Leashes & Tie Downs
Leashes and tie downs provide piece of mind. There are a range of leashes available that include; different lengths, elastic material, coiled material, and retractable leashes. Leashes and tie downs are designed to keep items securely attached to your kayak, but also easily within reach when you need them. Things that may be leashed to your kayak include your rod and reel, paddle and fishing tools such as scissors, pliers, lip grips and your fish donger.
A basic seat is a minimum requirement if you are going to spend any time on the water and if you love your fishing, or are planning on paddling long distances it may be worth investing in a better quality seat. A good seat will be constructed from quality materials, have strong attachment clips, plenty of firm padding and plenty of adjustment points. A top quality seat can cost around $250, but they are extremely popular among hardcore fishos because you are comfortable on the water, can spend longer out there and are keen to get back in the seat even after a long day.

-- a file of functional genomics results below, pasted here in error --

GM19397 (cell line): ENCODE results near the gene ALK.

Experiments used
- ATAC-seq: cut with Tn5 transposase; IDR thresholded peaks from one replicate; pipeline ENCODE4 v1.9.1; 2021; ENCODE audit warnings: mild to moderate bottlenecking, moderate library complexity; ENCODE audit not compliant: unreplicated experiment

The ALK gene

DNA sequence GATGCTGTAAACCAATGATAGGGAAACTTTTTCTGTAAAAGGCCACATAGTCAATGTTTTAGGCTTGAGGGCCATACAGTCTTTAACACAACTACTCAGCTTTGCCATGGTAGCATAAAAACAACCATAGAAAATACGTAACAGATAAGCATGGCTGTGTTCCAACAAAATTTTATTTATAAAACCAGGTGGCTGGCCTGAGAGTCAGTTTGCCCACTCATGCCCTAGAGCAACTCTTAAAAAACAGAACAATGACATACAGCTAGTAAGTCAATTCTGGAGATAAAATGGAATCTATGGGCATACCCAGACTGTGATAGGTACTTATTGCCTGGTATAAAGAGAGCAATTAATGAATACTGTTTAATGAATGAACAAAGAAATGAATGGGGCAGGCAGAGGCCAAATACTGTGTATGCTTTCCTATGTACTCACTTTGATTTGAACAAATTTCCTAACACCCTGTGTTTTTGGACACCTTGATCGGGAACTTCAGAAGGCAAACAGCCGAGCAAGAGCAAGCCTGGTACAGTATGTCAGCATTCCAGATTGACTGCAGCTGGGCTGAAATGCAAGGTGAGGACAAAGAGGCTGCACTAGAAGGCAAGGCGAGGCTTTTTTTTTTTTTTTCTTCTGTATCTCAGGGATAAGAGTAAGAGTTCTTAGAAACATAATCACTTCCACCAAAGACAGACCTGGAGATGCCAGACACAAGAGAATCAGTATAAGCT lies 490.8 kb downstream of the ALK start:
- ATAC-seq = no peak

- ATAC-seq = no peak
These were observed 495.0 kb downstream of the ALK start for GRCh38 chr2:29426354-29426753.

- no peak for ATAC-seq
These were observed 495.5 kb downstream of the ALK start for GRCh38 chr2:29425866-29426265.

The low profile of a kayak that makes it such an effective stealth fishing tool also has a downside and that is that yak fishers aren’t as visible on the water. As kayakers and kayak anglers it is up to us to ensure that we are visible to others on the water. As well as having the option of Hi-vis hats and clothing there are other things we can do to increase our visibility. Hi-vis PFDs with reflective tape are an easy way of increasing visibility. Ocean kayak yaks also come with a socket designed to carry a flag or light. Flags are also a great option for increasing visibility and some include a light for night visibility.